Original Research ARTICLE
A Versatile Strategy for Surface Functionalization of Hydrophobic Nanoparticle by Boronic Acid Modified Polymerizable Diacetylene Derivatives
- State Key Laboratory of Chemical Resource Engineering, Beijing University of Chemical Technology, Beijing, China
The flourishing advancements in nanotechnology significantly boost their application in biomedical fields. Whereas, inorganic nanomaterials are normally prepared and capped with hydrophobic ligands, which require essential surface modification to increase their biocompatibility and endow extra functions. Phenylboronic acid derivatives have long been known for its capacity for selective recognition of saccharides. Herein, we demonstrated a versatile surface modification strategy to directly convert hydrophobic inorganic nanocrystals into water-dispersible and targeting nanocomposites by employing boronic acid modified photo-polymerizable 10,12-pentacosadiynoicacid and further explore its potentials in selective cancer cell imaging.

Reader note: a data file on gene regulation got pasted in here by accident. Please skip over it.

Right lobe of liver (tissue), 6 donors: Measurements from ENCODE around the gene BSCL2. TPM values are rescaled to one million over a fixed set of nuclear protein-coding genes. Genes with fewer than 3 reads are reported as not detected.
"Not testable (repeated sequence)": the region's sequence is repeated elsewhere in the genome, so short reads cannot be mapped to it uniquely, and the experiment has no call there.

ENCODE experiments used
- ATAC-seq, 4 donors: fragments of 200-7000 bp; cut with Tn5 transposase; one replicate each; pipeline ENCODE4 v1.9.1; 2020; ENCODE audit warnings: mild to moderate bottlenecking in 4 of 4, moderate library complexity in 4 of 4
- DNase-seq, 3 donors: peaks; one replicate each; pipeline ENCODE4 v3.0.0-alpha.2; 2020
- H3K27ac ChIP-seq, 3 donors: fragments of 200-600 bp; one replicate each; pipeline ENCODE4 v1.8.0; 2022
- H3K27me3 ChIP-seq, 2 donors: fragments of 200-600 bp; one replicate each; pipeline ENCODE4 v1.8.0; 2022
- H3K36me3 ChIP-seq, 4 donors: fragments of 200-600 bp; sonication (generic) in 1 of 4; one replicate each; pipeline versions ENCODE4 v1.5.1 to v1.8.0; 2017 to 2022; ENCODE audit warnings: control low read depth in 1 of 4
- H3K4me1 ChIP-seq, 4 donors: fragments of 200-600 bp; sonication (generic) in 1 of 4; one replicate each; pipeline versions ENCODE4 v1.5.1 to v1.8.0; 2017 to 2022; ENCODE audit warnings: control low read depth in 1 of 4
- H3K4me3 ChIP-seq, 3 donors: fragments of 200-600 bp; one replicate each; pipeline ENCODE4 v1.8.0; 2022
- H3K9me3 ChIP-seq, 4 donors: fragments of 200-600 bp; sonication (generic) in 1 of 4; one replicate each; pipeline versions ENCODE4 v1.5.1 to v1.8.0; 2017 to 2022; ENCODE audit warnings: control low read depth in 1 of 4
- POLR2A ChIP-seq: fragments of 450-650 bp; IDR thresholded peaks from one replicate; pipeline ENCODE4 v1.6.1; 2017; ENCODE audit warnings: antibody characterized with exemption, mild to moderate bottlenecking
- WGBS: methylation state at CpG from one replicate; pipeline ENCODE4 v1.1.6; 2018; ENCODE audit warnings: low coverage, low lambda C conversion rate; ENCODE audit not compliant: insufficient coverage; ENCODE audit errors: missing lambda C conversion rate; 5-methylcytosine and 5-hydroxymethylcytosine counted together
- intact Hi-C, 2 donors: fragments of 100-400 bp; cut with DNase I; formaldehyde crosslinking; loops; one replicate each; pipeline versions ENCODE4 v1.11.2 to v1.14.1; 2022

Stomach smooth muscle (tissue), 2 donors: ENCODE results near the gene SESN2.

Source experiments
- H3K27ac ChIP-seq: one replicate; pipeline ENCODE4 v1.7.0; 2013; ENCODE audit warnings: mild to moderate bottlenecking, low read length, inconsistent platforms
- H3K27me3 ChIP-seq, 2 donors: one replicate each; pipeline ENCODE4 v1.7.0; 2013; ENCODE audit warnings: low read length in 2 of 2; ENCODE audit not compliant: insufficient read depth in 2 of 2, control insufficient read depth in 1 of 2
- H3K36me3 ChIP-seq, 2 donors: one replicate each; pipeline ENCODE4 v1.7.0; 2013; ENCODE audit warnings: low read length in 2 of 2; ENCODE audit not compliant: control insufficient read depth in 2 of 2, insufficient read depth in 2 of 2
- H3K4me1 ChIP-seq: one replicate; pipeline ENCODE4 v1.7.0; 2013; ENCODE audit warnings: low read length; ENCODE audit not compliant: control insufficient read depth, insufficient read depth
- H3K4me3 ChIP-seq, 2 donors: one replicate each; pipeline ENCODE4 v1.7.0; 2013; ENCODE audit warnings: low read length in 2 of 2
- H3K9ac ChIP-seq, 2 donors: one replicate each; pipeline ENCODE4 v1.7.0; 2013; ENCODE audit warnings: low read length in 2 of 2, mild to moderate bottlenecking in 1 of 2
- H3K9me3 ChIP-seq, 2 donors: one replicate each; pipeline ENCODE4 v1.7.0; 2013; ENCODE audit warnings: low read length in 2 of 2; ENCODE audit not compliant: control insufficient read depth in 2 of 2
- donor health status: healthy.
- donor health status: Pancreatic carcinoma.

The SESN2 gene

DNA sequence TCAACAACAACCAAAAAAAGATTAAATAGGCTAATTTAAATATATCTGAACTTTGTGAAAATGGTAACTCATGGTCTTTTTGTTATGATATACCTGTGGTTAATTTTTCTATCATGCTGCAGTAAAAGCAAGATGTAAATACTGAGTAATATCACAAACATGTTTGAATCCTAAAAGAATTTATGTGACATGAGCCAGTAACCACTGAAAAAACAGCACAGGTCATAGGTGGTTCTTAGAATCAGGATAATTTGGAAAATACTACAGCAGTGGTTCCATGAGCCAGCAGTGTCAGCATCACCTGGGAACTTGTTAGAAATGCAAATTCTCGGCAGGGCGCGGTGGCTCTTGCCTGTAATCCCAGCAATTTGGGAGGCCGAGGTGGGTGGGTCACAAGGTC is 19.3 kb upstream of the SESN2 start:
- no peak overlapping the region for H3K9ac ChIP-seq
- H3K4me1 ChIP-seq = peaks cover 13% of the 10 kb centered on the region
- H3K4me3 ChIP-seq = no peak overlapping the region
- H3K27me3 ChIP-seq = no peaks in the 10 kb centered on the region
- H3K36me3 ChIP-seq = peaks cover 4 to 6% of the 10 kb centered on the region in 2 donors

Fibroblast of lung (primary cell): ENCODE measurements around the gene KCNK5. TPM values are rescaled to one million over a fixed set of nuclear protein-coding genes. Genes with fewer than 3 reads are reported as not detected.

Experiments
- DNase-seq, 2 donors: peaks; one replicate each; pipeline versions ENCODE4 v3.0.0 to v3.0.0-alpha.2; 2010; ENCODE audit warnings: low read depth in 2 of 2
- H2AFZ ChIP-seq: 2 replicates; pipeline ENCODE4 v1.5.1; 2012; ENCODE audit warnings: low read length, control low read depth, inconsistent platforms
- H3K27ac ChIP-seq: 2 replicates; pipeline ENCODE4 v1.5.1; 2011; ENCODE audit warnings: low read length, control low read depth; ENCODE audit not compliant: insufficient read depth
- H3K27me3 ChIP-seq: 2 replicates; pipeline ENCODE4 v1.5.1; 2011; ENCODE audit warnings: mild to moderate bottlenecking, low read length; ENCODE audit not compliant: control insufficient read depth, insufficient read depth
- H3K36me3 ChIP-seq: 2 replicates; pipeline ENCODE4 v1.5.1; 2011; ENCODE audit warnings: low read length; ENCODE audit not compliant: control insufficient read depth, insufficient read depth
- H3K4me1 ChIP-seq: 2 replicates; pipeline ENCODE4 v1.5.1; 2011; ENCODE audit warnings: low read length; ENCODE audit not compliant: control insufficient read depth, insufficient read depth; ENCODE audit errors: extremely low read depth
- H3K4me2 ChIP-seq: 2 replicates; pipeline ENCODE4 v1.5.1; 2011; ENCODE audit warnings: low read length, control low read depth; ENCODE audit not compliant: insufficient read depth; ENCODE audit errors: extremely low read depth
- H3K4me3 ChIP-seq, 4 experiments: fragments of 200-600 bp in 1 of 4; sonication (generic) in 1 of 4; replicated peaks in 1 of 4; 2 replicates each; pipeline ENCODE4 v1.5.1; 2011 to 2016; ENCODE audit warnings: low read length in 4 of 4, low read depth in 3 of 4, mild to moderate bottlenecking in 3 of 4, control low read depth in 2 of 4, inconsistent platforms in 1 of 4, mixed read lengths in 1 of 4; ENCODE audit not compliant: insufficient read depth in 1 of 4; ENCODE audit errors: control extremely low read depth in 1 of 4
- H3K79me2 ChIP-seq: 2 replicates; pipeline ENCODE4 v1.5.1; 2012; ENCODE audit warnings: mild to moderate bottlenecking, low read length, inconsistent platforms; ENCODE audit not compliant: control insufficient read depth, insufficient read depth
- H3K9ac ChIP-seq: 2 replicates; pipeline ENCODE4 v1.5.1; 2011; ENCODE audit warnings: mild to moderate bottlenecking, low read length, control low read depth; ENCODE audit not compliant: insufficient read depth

In the past two decades, the vast advancements in nanotechnology significantly boost their application in biomedical fields, by taking advantage of rich choices of inorganic nanoparticles that possess as outstanding optical, magnetic, and electrical features. For instance, luminescence nanocomposites have been utilized for molecular recognition, real-time tracking and cell labeling (Liu et al., 2012; Chen et al., 2015; Lu et al., 2015; Arshad et al., 2016; Guo et al., 2019; Nifontova et al., 2019). Magnetic nanomaterials have been employed for magnetic resonance imaging, magnetic guided drug delivery (Mahmoudi and Hadjipanayis, 2014; Zhang et al., 2018; Zhu et al., 2018). Photothermal responsive nanocrystals have displayed great potentials in light-guided drug delivery and photothermal treatment of tumors (Lu et al., 2017; Zhao et al., 2017; Wang et al., 2018; Vines et al., 2019). Whereas, these inorganic nanomaterials are normally prepared in organic solvents and capped with hydrophobic ligands, which require essential surface modification prior to further use. To this end, various methods (Chen et al., 2008; Nurunnabi et al., 2010; Dong et al., 2011; Lu et al., 2011; Deng et al., 2012; Huang et al., 2013) have been developed such as ligand exchange, layer-by-layer strategy, silanization, amphiphilic polymer coating, biomimetic functionalization, in-situ polymerization, and so on. Ideally, surface engineering shall well-maintain intrinsic properties of inorganic nanocrystals as well as convert them into hydrophilic, biocompatible and functional nanocomposites, meanwhile, the surface modification protocols shall be simple, straightforward without tedious procedures. In this regard, it still lacks versatile and time-efficient surface engineering strategy that allow for directly converting hydrophobic inorganic nanocrystals into water-dispersible and functional nanocomposites for biomedical utilization.